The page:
"I needed an air conditioning unit and a fridge so I went to the shopping centre," says Antonia, a woman from Extremadura. So far, nothing out of the ordinary. But Antonia is illiterate and something as simple as shopping with her credit card becomes an obstacle course for people like her. To get the card, which had a limit of 300 euros, the bank made her sign papers that she "didn't understand" and after buying the appliances, the bank claimed 1,200 euros from her.
The case ended up in court, which eventually stopped Antonia from having to pay the money. The defendant's lawyer, Fernando Cummbres, argued that because she could not read, she could not understand the smallprint.
Illiteracy in Spain was a scourge until the second half of the 20th century. In 1936, the year the Civil War began, 25% of Spaniards were illiterate. The extension of education gradually reduced the rates, but even today, 581,600 in Spain, 1.25% of the total population, do not know how to read or write, according to the report on population over 16 years old by level of education, published by the National Statistics Institute (INE).
The number of illiterate people decreases year by year in Spain, mainly because the elderly, the demographic with the lowest level of education, are dying. Five years ago, 745,100 people were illiterate in Spain and in 2018 there were 614,200. Illiteracy is a problem which affects more women (387,900) than men (193,700), and there is also a difference between regions: Melilla tops the list with 3.7% of people being illiterate (3,200), ahead of Ceuta at 3.64%, Murcia (2.75%), Extremadura (2.7%) and Andalucía (2.16%)
On the other hand, the Basque Country, with a 0.34% illiteracy rate, Cantabria (0.35%) and La Rioja (0.38%) are the autonomous regions with the lowest illiteracy levels.
The fight against illiteracy owes much to adult education centres, which have evolved over time. They began as places for older people who had not been able to finish basic education, but now most of those using them are foreigners.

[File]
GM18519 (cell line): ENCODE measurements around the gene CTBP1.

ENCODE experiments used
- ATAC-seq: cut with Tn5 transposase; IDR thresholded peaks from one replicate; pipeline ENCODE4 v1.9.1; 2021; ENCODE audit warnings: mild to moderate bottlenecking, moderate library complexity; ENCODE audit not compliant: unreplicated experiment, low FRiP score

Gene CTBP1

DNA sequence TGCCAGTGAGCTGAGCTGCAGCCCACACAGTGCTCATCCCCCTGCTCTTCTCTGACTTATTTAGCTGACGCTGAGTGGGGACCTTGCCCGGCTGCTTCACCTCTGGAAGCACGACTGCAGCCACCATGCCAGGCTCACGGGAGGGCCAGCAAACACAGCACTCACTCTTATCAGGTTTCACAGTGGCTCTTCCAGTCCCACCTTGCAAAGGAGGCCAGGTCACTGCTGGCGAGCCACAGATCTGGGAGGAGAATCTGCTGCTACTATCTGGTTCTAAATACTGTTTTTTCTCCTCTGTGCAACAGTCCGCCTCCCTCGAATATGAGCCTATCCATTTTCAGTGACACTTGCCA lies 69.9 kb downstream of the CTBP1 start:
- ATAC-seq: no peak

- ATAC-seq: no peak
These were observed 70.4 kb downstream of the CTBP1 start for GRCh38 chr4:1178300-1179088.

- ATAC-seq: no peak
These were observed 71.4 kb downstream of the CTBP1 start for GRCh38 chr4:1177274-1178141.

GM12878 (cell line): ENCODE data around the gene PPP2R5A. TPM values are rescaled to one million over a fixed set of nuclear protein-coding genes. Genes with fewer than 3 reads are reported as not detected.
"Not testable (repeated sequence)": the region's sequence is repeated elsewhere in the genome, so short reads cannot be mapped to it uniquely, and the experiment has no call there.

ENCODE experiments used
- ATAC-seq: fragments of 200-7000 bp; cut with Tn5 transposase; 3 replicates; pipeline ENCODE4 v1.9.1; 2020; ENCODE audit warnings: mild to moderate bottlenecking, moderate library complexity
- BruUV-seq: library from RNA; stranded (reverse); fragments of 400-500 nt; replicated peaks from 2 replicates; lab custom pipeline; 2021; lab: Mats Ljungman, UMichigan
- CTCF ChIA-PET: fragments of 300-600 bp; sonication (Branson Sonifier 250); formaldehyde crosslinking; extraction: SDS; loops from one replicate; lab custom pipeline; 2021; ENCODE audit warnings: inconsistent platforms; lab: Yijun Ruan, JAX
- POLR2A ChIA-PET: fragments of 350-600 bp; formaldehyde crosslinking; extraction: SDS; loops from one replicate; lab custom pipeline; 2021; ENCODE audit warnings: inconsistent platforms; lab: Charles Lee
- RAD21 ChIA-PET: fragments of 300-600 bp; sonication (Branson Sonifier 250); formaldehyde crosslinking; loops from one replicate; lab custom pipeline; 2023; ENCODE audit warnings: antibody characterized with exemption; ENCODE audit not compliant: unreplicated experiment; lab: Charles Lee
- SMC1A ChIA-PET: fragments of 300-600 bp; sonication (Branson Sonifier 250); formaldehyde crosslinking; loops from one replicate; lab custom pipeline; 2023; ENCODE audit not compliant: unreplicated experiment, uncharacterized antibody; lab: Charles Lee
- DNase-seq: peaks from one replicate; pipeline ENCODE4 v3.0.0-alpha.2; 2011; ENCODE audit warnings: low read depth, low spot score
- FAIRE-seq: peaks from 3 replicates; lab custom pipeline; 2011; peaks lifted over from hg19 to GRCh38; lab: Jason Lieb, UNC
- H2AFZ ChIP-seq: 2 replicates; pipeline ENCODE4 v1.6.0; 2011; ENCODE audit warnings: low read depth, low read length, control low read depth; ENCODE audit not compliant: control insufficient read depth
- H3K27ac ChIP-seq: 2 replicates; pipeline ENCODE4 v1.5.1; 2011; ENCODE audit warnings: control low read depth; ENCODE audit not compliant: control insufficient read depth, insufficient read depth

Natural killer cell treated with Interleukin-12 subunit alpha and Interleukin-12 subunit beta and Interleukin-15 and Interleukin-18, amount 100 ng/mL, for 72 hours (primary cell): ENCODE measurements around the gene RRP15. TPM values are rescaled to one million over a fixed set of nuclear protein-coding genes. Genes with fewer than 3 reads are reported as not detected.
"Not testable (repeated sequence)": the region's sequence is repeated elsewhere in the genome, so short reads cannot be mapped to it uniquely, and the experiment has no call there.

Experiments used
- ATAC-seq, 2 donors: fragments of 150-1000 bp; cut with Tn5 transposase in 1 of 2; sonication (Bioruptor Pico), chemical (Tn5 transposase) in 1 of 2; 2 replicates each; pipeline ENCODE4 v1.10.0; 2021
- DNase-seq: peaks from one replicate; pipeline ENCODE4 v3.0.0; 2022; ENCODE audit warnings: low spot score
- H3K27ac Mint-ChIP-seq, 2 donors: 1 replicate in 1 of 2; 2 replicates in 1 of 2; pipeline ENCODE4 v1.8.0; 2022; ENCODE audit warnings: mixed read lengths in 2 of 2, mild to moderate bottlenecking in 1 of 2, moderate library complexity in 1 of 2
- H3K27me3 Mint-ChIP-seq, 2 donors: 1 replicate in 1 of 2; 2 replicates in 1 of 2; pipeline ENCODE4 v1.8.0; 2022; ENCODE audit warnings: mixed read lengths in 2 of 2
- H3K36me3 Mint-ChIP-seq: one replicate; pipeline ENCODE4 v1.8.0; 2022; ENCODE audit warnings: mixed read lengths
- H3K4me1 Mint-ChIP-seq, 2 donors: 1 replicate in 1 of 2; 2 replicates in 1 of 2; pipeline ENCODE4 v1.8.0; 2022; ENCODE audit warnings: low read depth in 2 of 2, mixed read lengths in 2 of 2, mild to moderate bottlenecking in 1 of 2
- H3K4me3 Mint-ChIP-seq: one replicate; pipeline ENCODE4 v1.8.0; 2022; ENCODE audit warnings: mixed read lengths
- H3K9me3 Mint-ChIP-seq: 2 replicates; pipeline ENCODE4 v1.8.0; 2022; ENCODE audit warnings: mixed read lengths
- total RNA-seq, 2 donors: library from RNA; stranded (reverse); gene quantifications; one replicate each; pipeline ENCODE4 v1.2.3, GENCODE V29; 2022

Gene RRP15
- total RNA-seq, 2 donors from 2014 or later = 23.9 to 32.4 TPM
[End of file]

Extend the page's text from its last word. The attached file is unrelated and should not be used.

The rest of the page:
"Nineteen years ago when I joined the EPA [adult education centre], most of the students had a lower level than secondary education (ESO). They were women of retirement age, over 60, and came from fairly humble backgrounds," says Belén Soroa, an ESO teacher at an adult education centre in San Sebastián.
This teacher explains that illiteracy is still kept a "secret". "Many of the women who attend classes do not want to be seen in their home environment as illiterate," explains Soroa. "They are capable of changing villages and going to places where no one knows them, in order to hide it. They feel that they are stigmatised and don't want it to be known," she says.
"The centres have changed a lot," agrees María Jesús Alonso, a former student at an adult centre. "Now we are looking for more school graduates looking for work." Alonso entered this school to get the secondary education certificate, since he only had primary level. After achieving it, he attended computer classes.
Adult education courses last two years and their content is "a little lighter" than in secondary schools, says Soroa. "The subjects covered are adapted to those who are attending classes. As a teacher, you can't give students the same subject matter as a 10-year-old, even if they're both learning to write," she says.
How does Spain compare globally?
On an international level, Spain and the rest of Europe are some of the most literate countries in the world. According to UNESCO, 99 per cent of European and North American adults (15 years and older) are literate, in contrast to eighty-six per cent globally.
However, 750 million of the world's adults still remain illiterate, two thirds of whom are women, with 49 per cent of the world's illiterate population living in South Asia.
UNESCO findings show huge disparities between factors such as region, gender and also age, with the elderly being much more likely to be illiterate than youths, emphasising an increase in global literacy over time.